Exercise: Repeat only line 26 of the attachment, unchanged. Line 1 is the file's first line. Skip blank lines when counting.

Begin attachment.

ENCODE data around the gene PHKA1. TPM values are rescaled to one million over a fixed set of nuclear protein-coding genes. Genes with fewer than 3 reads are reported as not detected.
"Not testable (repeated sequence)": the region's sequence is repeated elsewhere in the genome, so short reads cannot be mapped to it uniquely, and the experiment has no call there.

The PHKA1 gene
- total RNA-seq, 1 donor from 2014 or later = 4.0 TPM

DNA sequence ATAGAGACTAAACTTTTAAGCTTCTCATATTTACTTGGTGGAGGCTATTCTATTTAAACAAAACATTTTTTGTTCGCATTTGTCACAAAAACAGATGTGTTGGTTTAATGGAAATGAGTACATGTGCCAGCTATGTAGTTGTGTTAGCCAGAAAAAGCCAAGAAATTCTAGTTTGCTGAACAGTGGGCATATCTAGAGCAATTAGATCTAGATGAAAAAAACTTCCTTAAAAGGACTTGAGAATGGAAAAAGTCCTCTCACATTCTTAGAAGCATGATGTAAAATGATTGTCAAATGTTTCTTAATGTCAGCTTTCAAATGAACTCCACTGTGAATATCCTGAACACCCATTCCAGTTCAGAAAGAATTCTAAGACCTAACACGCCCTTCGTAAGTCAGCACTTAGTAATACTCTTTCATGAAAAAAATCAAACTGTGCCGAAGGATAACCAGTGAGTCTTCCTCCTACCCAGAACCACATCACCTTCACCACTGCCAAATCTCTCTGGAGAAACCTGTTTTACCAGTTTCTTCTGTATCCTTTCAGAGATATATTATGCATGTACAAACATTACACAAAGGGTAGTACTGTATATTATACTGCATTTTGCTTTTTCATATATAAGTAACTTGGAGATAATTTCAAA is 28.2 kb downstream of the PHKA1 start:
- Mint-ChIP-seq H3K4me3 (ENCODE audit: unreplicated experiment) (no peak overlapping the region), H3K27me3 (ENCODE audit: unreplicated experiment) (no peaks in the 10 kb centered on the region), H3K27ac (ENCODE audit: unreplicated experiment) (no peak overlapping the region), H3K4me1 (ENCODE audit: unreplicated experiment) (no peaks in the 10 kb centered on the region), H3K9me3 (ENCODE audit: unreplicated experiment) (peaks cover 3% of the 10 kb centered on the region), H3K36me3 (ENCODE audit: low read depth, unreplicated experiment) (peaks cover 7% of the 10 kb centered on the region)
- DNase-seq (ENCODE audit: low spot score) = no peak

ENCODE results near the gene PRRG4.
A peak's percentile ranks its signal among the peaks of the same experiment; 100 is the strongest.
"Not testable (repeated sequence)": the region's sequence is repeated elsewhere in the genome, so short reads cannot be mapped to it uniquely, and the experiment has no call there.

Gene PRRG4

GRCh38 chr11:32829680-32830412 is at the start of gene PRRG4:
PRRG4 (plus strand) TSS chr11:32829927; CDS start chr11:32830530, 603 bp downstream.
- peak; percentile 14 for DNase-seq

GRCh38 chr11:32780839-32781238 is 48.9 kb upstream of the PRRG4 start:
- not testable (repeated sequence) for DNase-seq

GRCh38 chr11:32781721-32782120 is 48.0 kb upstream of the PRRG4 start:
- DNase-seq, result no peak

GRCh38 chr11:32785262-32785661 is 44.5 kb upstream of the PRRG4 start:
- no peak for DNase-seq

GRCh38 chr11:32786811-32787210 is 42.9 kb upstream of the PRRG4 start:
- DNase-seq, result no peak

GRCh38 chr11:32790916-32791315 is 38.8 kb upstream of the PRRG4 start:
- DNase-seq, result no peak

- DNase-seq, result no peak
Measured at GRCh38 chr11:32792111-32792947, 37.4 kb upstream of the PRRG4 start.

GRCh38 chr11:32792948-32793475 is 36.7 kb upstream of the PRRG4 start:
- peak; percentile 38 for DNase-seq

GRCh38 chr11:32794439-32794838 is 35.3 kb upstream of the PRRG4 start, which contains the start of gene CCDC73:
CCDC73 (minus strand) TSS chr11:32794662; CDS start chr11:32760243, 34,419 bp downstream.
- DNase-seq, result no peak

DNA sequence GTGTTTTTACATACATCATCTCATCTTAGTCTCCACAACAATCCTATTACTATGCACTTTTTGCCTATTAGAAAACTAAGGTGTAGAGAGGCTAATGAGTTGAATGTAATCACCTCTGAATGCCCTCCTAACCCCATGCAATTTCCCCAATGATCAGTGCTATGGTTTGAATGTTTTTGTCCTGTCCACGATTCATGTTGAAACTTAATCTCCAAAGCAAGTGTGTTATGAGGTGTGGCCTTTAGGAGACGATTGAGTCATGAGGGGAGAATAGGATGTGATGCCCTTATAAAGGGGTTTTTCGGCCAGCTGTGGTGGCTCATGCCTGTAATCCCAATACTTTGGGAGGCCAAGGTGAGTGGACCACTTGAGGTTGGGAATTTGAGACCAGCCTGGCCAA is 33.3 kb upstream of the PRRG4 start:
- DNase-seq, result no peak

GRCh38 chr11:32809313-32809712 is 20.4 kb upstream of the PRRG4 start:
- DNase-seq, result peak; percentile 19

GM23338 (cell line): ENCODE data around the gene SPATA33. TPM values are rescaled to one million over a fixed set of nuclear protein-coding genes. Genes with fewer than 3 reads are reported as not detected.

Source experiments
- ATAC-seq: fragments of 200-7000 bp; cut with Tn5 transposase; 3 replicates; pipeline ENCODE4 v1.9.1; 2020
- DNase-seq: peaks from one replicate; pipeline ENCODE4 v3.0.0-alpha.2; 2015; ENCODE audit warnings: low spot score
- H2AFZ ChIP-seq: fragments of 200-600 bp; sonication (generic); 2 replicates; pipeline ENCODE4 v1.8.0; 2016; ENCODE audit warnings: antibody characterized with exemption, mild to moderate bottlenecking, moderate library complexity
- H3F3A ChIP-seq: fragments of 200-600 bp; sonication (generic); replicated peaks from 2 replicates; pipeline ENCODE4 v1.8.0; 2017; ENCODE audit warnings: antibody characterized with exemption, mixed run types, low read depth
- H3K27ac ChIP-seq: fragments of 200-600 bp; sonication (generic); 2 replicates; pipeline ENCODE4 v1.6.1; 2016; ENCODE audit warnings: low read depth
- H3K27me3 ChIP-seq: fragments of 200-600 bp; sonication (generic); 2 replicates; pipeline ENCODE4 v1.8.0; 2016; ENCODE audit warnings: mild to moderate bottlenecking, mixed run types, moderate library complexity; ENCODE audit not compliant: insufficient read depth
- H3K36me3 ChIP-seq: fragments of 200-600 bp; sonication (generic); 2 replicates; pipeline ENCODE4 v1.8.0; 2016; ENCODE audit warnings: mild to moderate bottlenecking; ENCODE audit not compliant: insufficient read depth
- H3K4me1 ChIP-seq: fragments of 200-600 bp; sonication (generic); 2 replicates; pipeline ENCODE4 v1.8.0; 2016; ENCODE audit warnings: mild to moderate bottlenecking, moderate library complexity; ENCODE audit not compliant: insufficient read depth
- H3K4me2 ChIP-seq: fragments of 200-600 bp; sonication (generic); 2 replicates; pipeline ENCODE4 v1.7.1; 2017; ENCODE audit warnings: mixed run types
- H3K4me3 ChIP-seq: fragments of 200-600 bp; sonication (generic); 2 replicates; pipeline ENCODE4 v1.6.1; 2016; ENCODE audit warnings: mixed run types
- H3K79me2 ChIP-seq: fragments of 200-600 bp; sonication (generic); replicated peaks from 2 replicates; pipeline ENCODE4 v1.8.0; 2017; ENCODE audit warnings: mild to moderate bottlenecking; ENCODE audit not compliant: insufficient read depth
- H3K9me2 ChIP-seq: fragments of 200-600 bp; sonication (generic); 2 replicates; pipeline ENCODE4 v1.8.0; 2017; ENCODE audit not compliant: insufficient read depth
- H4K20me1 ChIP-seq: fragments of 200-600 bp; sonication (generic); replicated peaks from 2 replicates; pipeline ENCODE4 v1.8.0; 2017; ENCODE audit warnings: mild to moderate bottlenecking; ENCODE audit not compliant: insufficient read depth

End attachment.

Measured at GRCh38 chr11:32792111-32792947, 37.4 kb upstream of the PRRG4 start.